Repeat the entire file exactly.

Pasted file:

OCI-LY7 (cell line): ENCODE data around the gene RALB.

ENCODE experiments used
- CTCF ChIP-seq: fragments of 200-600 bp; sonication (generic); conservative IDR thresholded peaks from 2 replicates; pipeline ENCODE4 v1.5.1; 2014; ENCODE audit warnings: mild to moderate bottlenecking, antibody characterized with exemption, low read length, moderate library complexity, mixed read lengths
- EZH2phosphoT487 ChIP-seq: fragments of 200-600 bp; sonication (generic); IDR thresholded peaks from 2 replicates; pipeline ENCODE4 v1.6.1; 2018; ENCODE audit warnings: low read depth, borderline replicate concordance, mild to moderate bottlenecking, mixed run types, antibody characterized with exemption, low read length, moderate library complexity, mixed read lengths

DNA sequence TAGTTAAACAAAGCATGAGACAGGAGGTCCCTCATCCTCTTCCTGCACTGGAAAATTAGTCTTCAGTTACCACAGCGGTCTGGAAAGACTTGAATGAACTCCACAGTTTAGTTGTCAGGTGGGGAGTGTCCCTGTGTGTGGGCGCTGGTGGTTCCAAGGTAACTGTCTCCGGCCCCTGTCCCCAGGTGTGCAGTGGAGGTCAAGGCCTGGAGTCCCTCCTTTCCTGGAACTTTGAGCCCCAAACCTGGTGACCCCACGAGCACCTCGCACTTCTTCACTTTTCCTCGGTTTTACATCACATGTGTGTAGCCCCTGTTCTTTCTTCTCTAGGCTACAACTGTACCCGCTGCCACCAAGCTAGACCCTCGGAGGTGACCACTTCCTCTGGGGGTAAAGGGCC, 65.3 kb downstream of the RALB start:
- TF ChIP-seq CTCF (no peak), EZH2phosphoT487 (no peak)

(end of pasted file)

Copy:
OCI-LY7 (cell line): ENCODE data around the gene RALB.

ENCODE experiments used
- CTCF ChIP-seq: fragments of 200-600 bp; sonication (generic); conservative IDR thresholded peaks from 2 replicates; pipeline ENCODE4 v1.5.1; 2014; ENCODE audit warnings: mild to moderate bottlenecking, antibody characterized with exemption, low read length, moderate library complexity, mixed read lengths
- EZH2phosphoT487 ChIP-seq: fragments of 200-600 bp; sonication (generic); IDR thresholded peaks from 2 replicates; pipeline ENCODE4 v1.6.1; 2018; ENCODE audit warnings: low read depth, borderline replicate concordance, mild to moderate bottlenecking, mixed run types, antibody characterized with exemption, low read length, moderate library complexity, mixed read lengths

DNA sequence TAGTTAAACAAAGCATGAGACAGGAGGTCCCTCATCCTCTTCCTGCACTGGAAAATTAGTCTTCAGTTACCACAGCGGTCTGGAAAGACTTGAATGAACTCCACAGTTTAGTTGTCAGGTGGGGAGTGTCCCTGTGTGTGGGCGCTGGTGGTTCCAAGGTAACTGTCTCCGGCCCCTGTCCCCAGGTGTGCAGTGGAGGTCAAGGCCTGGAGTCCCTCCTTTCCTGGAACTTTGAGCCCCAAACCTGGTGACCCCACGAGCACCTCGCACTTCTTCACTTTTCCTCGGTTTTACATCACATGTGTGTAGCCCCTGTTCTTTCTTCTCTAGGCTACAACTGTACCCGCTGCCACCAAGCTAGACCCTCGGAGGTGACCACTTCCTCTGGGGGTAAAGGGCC, 65.3 kb downstream of the RALB start:
- TF ChIP-seq CTCF (no peak), EZH2phosphoT487 (no peak)